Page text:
Director: Aditya Suhas Jambhale
Cast: Arun Naalawade
One of the most eye-catching (ear-catching?) segments in Humaramovie’s Shor Se Shuruaat (2016) – a professionally mentored anthology of short films pivoting on the theme of “shor (noise)” – was Amira Bhargava’s Aamer. Mentored by Zoya Akhtar, Bhargava told the story of a pre-teen boy whose life goes from tragic silent to colourful talkie once his mother buys him a hearing-aid device. The ending of this short stayed with me: The sound quickly turns into noise. The boy, after an initial honeymoon phase in which he hears music in the rhythm of everyday life, starts to feel assaulted by the cacophony of the city’s streets. He chucks away the device. Aditya Suhas Jambhale, the National Award winner for Best short-film Direction, skillfully employs the same aural conflict to examine the other end of the age spectrum in his Marathi-language short, Aaba Aiktaay Naa?.
Aaba (Arun Naalawade) is a retired old man with a hearing problem. As a result, he is simple and content, unaware of unimportant voices and busy surroundings, spending his days peering over the newspaper crossword (it exercises his mind rather than his senses) and making poetic observations about his family and laughing-club colleagues. He speaks to a photograph of his late wife and marvels at the stability of his adult son’s young family. He is, quite literally, marching to his own beat. Until one day, a precarious domestic situation (involving the housemaid and a pressure cooker) forces Aaba to use a prescribed hearing-aid device. A whole new world opens out to him – now he can hear the tadka popping on the dal, the water poured into his glass, the pitter-patter of raindrops, even the sound of his own teeth chewing on food. He likes the soundtrack of nature, but unfortunately for him, it is accompanied by the soundtrack of human nature. His family seems to have forgotten that Aaba can now hear them speak behind his back. The old man’s face falls. Worst of all, he cannot concentrate on his beloved crossword anymore.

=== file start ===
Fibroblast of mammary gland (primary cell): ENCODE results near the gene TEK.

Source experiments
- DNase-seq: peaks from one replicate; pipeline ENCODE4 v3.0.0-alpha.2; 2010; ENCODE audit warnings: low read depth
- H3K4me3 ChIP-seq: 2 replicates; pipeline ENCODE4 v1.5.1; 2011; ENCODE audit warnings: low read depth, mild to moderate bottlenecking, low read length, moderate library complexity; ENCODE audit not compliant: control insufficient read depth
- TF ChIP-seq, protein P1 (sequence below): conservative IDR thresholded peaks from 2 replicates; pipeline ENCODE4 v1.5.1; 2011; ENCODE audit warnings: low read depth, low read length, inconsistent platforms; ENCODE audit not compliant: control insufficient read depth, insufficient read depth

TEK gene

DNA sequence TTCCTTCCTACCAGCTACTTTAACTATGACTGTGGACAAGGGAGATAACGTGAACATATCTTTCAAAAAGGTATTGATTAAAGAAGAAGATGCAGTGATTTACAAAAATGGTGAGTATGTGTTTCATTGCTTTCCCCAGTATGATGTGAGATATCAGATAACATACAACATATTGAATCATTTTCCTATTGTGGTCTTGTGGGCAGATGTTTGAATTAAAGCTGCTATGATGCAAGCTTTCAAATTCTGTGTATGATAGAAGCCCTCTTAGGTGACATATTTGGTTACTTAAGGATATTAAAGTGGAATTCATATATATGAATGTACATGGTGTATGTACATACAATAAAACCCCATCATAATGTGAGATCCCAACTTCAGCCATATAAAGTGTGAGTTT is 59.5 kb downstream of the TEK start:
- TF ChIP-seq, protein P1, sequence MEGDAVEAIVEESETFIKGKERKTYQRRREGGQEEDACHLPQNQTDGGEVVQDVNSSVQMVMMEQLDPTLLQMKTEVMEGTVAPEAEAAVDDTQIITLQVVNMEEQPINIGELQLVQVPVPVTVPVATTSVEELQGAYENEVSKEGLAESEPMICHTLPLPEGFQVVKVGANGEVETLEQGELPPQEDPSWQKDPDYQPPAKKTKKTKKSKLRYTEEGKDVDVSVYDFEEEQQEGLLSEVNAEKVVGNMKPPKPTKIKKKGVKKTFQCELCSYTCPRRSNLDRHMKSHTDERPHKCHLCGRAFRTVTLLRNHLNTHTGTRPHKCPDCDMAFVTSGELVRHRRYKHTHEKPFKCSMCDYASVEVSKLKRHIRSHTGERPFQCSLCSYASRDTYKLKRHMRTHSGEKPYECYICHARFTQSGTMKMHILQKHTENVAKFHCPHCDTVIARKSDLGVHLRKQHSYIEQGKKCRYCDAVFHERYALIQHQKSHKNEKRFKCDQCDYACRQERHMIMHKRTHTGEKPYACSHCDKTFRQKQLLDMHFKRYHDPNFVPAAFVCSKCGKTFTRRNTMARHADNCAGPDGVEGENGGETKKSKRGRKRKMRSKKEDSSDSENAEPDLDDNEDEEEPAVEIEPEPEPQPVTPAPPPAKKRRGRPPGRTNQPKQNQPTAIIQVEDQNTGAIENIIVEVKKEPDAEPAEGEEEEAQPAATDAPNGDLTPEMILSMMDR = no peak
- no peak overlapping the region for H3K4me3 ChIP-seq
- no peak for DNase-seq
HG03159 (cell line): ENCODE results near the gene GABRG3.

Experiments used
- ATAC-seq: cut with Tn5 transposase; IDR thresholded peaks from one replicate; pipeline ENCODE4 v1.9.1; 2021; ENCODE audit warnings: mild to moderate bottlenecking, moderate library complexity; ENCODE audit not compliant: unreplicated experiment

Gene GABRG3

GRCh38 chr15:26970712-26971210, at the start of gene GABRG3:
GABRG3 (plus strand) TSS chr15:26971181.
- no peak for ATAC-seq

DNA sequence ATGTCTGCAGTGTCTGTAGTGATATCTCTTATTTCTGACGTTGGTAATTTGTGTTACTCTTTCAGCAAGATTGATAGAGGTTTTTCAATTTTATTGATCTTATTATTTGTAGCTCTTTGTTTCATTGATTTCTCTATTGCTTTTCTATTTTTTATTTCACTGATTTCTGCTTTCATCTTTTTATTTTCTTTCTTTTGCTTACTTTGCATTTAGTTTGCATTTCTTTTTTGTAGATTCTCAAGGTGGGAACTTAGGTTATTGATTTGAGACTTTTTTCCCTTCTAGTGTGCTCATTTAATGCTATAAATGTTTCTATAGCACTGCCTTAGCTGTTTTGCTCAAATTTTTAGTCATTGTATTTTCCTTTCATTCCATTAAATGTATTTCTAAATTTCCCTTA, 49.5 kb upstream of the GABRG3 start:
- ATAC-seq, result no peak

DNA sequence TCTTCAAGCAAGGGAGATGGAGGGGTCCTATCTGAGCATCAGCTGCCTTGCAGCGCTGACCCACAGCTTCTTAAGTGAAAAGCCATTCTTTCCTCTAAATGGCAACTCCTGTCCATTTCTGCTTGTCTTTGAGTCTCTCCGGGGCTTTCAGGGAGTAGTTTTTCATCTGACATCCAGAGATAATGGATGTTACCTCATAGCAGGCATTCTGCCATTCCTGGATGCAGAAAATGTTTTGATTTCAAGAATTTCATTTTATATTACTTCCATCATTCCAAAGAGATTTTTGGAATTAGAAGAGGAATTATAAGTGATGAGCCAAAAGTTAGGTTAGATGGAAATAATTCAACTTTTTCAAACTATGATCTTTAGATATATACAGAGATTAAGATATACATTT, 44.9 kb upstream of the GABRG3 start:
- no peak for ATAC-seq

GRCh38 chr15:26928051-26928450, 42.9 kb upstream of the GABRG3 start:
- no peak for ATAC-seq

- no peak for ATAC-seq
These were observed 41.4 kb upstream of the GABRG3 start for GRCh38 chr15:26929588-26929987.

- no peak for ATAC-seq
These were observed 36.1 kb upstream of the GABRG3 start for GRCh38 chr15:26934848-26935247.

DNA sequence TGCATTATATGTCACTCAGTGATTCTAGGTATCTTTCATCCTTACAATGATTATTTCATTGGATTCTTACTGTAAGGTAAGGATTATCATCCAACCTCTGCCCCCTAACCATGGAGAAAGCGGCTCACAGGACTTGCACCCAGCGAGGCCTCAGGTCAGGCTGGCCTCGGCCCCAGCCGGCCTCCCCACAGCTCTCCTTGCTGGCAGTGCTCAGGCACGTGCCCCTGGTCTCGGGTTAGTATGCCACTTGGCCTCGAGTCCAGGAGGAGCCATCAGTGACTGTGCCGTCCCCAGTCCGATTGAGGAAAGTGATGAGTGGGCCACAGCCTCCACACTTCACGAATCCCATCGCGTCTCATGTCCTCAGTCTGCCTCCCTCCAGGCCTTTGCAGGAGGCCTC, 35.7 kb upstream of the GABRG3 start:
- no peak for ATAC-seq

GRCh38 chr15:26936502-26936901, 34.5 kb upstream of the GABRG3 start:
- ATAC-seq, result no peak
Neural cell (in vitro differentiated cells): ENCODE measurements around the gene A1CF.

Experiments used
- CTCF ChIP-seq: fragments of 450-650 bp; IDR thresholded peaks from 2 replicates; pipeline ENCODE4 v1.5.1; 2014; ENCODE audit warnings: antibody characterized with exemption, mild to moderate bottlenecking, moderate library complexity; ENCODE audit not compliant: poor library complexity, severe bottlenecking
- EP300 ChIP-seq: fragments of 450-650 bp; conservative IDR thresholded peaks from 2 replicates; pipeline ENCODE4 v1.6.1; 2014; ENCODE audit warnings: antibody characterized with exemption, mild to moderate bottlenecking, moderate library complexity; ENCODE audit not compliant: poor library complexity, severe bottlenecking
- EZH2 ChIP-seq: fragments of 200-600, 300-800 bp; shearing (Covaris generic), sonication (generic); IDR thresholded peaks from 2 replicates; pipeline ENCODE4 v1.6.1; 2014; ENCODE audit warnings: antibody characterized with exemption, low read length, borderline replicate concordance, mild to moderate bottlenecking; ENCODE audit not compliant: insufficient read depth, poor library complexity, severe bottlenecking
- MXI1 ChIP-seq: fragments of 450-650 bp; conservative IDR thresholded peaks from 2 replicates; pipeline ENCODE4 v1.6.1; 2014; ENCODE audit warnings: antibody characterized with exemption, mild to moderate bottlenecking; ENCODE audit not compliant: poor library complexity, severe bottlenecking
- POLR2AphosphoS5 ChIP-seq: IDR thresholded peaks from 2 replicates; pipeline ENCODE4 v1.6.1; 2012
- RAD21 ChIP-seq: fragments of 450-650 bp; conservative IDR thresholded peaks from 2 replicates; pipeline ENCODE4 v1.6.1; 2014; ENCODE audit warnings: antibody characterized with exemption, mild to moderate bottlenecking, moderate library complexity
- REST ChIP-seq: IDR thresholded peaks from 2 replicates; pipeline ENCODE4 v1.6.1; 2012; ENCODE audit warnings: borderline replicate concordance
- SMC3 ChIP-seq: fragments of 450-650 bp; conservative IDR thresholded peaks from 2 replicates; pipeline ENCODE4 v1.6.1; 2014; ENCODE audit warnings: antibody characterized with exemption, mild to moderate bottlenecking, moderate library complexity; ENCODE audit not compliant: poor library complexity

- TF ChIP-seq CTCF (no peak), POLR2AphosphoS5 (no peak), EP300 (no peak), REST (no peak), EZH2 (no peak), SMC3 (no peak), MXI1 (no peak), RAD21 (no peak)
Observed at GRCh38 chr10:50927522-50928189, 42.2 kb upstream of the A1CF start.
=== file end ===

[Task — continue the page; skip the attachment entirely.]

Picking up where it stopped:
Director Jambhale goes one better with Aamer’s narrative gimmick. The sound design (Rohit Pradhan) and mix (Justin Jose) tend to be the technical heroes of such stories. But it’s the writing that sounds good here. The maker cleverly chooses the kind of protagonist that allows the short to reveal little sociocultural vignettes of middle-class Maharashtrian society. It’s not just about the concept of technology disturbing the classical equilibrium of those who choose to use it. It’s about being unable to escape from the in-between-ness of existence – the insidious household whispers, secret terrace chats and bitter consciences – that is often overlooked by lofty mainstream movies. It’s also about a man whose entire personality is at risk; his calm, healthy temperament is a direct result of not being able to hear the smallness of humanity. And when he can, he can’t help but wonder if age – and deafness, in particular – is more of a superpower than a liability. It’s all very romantic to listen, but this privilege often comes at the cost of having to know. The emotion of sound – along with that of sight – is a cinematically ripe feeling.
There is another layer of understanding: The device, for younger ones like myself, represents the role of the internet. It assaults us with unnecessary information and opinions and false notions of self-worth, and distracts the mind from purist activities like reading and thinking. It dictates our moods and dilutes our ideas. The film ends with a lovely, lyrical poem, in which poor Aaba ruminates on the true purpose of crosswords. Are crosswords – the clues, systematic design, its silent companionship – created to be solved at all? The answer to this question defines the essence of this deceptively introspective film.